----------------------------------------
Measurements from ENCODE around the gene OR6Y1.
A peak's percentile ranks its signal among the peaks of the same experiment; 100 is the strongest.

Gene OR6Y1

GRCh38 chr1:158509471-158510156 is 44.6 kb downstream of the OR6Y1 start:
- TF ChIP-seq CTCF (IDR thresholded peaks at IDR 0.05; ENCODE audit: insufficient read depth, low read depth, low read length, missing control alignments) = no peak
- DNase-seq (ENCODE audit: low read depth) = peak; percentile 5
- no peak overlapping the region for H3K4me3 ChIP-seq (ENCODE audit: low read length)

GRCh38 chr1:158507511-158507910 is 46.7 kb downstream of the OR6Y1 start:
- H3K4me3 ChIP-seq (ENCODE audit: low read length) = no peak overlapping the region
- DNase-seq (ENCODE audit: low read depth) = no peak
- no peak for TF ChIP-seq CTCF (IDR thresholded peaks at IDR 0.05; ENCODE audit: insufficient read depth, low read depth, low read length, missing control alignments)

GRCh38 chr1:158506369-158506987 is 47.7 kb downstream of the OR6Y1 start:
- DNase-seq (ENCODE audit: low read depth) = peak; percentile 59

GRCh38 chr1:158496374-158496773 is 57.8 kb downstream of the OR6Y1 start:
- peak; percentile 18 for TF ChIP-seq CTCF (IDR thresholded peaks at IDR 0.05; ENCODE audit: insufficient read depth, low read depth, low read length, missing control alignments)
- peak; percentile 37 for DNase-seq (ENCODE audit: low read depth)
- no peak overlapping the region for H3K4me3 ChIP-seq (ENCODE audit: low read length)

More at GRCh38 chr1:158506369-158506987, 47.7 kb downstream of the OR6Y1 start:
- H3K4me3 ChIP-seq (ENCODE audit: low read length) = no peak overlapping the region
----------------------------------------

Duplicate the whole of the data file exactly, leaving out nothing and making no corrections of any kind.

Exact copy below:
Measurements from ENCODE around the gene OR6Y1.
A peak's percentile ranks its signal among the peaks of the same experiment; 100 is the strongest.

Gene OR6Y1

GRCh38 chr1:158509471-158510156 is 44.6 kb downstream of the OR6Y1 start:
- TF ChIP-seq CTCF (IDR thresholded peaks at IDR 0.05; ENCODE audit: insufficient read depth, low read depth, low read length, missing control alignments) = no peak
- DNase-seq (ENCODE audit: low read depth) = peak; percentile 5
- no peak overlapping the region for H3K4me3 ChIP-seq (ENCODE audit: low read length)

GRCh38 chr1:158507511-158507910 is 46.7 kb downstream of the OR6Y1 start:
- H3K4me3 ChIP-seq (ENCODE audit: low read length) = no peak overlapping the region
- DNase-seq (ENCODE audit: low read depth) = no peak
- no peak for TF ChIP-seq CTCF (IDR thresholded peaks at IDR 0.05; ENCODE audit: insufficient read depth, low read depth, low read length, missing control alignments)

GRCh38 chr1:158506369-158506987 is 47.7 kb downstream of the OR6Y1 start:
- DNase-seq (ENCODE audit: low read depth) = peak; percentile 59

GRCh38 chr1:158496374-158496773 is 57.8 kb downstream of the OR6Y1 start:
- peak; percentile 18 for TF ChIP-seq CTCF (IDR thresholded peaks at IDR 0.05; ENCODE audit: insufficient read depth, low read depth, low read length, missing control alignments)
- peak; percentile 37 for DNase-seq (ENCODE audit: low read depth)
- no peak overlapping the region for H3K4me3 ChIP-seq (ENCODE audit: low read length)

More at GRCh38 chr1:158506369-158506987, 47.7 kb downstream of the OR6Y1 start:
- H3K4me3 ChIP-seq (ENCODE audit: low read length) = no peak overlapping the region